While these revelations are disappointing, they are hardly surprising, and given how corruption at all levels is being exposed at the moment, whether it is the church, government or sporting bodies, the fact that tribal chiefs are just as fallible shows they are equally human. The positive note that came from the film is how astute and wise the young people are, with clear visions of how these problems can be resolved.

To a certain extent, the aboriginal people are at an advantage because they can have a level of self determination, in terms of societal laws, that most of us can’t get through our so-called democracy.

Thankfully, not all the films on show dwelt on the negative aspects of aboriginal life in the Americas, although it is vitally important that they are given a forum at the festival, especially as the majority of audiences were made up of non-indigenous people. The opening night film, Circus Without Borders, was a very positive and uplifting film about two completely diverse communities: an Inuit town in the Canadian Arctic beset by an epidemic of youth suicide, and a poverty-stricken village in Guinea in equatorial Africa. Both form acrobatic circus troupes to help resolve their problems, and end up collaborating and sharing experiences.

Short films were a major part of the festivals and covered all genres including animation and fantasy, as well as drama. Being a film festival, the quality of the films covered the full gamut, ranging from neophyte and film-school standards up to works with stunning cinematography, such as the Mexican film Café, which won the Best Film Award.

To increase the public presence of Présence Autochtone, the festival takes over La Place des Festivals in the heart of Montreal’s entertainment district, for four days, with a huge suspended teepee as the centrepiece.Full moon over La Place des Festivals Displays of crafts and other free cultural events happen here, including a continuous open-fire barbecue. The main attraction is the free concerts in the evenings. Thursday was a night of EDM, held in conjunction with MEG (Montreal Electronique Groove Festival), featuring DJ Psychorigid and DJ Madeskimo. Friday night saw the square packed for the Blues Blanc Rouge Remix with performances from Florent Vollant and singer/songwriter/poet Richard Desjardins, both of whom performed at the initial festival 25 years ago.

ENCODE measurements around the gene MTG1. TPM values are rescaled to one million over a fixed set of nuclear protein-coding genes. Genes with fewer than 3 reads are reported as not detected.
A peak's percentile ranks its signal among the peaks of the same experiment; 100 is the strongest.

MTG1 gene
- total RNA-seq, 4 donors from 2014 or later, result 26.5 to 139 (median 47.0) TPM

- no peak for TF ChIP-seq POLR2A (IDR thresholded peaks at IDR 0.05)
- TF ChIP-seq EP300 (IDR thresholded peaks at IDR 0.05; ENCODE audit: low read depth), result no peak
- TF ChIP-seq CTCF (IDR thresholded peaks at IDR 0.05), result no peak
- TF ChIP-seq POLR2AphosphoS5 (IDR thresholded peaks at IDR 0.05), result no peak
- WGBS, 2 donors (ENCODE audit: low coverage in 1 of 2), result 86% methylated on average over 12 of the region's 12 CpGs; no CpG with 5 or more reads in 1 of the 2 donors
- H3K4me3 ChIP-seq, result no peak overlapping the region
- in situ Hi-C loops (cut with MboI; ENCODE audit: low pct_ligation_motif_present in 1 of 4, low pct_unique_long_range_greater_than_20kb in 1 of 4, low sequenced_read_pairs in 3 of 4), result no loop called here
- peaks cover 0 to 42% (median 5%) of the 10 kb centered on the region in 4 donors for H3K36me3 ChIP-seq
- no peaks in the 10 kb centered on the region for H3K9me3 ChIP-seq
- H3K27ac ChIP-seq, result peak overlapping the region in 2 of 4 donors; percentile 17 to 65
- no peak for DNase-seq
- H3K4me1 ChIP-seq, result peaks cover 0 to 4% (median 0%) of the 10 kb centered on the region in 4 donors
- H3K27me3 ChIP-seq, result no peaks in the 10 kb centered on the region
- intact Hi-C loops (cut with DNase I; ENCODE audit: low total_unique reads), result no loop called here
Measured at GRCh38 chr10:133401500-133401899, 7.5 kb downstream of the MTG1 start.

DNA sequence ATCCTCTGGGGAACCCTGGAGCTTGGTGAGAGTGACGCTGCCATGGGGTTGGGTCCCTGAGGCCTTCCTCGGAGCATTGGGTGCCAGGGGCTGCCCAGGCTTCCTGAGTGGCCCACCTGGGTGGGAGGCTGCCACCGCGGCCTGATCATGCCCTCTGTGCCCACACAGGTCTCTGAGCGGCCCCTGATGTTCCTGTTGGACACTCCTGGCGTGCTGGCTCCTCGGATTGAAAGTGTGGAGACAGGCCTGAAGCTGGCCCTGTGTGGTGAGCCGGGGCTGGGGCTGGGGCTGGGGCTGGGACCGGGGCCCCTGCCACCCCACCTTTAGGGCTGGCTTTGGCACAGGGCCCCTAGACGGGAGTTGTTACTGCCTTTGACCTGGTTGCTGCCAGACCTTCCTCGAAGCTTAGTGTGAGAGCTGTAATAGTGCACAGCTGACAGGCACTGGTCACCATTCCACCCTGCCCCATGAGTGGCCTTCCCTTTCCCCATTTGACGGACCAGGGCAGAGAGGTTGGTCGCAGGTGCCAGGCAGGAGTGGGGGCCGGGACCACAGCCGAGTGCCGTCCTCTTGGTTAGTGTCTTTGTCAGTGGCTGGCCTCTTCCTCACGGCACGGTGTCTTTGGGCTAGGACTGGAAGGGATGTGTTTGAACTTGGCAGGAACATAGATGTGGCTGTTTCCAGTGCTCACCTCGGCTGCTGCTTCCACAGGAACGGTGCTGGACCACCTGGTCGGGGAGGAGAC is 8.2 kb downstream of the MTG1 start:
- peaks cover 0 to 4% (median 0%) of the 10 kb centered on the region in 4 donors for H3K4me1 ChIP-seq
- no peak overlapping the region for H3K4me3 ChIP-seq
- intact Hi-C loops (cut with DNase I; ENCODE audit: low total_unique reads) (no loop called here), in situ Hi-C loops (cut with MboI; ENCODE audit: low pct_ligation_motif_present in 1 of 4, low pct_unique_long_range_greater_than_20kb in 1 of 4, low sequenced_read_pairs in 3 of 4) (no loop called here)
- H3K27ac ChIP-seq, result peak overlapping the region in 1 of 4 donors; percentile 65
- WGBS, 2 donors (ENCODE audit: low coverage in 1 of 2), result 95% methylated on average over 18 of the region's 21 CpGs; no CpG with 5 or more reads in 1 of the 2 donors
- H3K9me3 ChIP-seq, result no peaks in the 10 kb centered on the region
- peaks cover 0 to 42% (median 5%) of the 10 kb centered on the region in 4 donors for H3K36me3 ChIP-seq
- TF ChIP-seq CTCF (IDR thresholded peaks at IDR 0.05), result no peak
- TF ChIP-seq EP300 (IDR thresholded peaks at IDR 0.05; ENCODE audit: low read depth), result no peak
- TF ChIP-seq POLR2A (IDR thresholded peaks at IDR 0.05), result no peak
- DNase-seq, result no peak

Desjardin, who is renowned in the region, was also one of the initial supporters of the festival, making it all the more fitting for him be performing on the silver anniversary.

Saturday afternoon is given over to a massive parade led by First Nation people and including representatives of indigenous groups from all over the Americas, and beyond which make up the diaspora of Montreal and the Quebec region. After the procession, each of the regional groups put on displays of dancing and song. Before the entertainment a representative of the Mohawk nation spoke about how the First Nation people are matriarchal societies and the destructive colonialism of Western society is patriarchal, and for the world to return to balance we need to give more respect and power back to the feminine.

This speech was all the more profound as the full moon, evoking the feminine aspect, was rising above the city’s skyline, and a blue moon as well.

The highlight of the festival, musical or otherwise, came on Sunday evening. Following a showcase of up-and-coming talent from artists of the Musique Nomade, which spread across genres ranging from the country/bluegrass (there was a banjo) of Esther Pennell to the blues rock of Matthew Vachon, from the pop/soul of Eadsé to profound electronica of DJXS7, came Transcestral from Montreal artist Moe Clark.

This two-hour spectacular was a fusion of tribal drums, Inuit throat singing, Middle Eastern music, jazz and a string section all accompanied by native dance, belly dance and a whirling Dervish. The whole performance transcended the label of world music to become something even more universal.

As already mentioned, Présence Autochtone is up against some pretty stiff competition in the local festival market, but should you find yourself in Montreal at the end of July then add it to your list of things to see, for something out of the ordinary that will also open your eyes and your mind to an often misunderstood and misrepresented culture.

Présence Autochtone, 29 July 2015 – 05 August 2015, Montreal


Comments are closed.

Our weekly newsletter

Sign up to get updates on articles, interviews and events.